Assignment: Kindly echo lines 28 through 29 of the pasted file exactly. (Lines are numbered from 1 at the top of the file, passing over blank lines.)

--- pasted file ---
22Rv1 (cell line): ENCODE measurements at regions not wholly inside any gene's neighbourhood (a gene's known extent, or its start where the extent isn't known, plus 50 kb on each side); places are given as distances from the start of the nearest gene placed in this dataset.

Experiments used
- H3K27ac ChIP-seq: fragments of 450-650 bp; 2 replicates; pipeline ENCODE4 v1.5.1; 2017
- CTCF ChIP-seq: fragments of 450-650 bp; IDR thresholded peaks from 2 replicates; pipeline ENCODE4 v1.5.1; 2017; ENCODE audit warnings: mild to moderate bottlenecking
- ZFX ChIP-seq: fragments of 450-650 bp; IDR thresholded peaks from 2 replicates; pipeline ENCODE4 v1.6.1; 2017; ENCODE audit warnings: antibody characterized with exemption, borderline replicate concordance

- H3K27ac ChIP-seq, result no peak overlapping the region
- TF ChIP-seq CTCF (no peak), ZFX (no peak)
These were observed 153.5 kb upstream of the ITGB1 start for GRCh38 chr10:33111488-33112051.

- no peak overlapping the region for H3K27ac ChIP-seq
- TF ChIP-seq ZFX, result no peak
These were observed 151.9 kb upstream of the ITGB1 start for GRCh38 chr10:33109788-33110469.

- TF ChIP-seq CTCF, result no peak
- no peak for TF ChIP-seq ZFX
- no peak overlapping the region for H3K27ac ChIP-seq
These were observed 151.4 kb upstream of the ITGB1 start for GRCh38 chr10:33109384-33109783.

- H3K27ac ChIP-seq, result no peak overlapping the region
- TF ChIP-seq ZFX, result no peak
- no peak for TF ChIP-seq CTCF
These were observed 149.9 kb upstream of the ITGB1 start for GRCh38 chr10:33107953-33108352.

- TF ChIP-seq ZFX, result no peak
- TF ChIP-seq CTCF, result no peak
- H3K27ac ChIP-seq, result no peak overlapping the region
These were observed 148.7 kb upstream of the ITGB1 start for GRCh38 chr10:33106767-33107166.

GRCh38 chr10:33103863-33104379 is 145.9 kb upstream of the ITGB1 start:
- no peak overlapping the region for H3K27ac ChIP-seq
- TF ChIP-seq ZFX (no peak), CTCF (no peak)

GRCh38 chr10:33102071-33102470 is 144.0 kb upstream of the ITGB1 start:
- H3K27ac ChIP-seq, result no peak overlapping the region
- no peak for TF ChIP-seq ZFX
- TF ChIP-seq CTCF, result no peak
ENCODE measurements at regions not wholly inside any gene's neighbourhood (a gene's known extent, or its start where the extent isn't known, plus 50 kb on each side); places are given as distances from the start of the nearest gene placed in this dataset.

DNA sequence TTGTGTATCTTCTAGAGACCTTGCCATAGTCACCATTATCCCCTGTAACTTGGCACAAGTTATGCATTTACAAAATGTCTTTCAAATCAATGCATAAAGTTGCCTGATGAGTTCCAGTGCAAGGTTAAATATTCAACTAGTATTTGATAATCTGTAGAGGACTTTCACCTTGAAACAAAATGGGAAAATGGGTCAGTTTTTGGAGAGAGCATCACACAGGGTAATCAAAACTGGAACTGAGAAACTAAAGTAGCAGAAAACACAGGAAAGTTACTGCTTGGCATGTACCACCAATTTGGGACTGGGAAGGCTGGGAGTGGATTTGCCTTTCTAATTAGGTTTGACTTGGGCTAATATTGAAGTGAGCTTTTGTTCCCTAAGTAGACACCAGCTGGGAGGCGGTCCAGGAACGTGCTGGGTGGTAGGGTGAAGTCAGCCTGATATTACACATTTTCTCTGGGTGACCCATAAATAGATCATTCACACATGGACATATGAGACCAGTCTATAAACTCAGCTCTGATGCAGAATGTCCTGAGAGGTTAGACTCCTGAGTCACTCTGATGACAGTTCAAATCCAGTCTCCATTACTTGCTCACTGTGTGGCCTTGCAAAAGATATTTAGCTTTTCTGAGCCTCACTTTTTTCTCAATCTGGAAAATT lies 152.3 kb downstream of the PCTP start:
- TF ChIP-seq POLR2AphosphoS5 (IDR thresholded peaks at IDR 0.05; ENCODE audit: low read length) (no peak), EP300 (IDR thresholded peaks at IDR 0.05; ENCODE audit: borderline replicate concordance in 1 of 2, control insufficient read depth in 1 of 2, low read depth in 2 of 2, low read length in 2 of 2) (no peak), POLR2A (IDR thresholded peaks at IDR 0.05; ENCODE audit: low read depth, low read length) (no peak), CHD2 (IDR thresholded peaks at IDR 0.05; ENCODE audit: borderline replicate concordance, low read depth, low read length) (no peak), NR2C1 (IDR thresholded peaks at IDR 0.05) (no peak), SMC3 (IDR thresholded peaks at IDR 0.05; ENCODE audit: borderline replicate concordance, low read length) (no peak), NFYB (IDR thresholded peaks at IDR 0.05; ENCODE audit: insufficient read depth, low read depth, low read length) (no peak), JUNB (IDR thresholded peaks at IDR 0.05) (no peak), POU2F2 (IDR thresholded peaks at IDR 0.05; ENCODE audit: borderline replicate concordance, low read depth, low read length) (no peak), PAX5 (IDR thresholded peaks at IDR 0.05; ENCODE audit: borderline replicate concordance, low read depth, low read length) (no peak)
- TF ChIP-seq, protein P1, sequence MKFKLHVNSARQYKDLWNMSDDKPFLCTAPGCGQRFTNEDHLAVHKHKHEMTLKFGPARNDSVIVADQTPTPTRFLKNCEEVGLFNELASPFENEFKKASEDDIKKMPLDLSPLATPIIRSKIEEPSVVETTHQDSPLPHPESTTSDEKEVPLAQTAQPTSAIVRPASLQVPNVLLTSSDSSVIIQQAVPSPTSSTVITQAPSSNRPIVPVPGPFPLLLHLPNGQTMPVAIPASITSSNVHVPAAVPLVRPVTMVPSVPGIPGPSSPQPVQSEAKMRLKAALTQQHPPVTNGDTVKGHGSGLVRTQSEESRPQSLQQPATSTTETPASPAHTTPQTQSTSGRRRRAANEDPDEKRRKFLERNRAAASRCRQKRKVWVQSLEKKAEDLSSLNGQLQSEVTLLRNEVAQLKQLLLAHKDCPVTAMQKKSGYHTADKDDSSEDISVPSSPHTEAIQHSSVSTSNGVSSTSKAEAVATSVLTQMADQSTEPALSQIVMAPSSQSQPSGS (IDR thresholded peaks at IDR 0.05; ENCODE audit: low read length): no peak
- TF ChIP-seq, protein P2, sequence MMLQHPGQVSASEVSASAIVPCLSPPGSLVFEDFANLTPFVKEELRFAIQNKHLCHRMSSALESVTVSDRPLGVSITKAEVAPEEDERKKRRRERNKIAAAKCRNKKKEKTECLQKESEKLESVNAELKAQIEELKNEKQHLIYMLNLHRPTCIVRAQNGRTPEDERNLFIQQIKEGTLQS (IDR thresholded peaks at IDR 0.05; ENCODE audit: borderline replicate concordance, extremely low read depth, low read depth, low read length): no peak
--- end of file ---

- H3K27ac ChIP-seq, result no peak overlapping the region
- no peak for TF ChIP-seq ZFX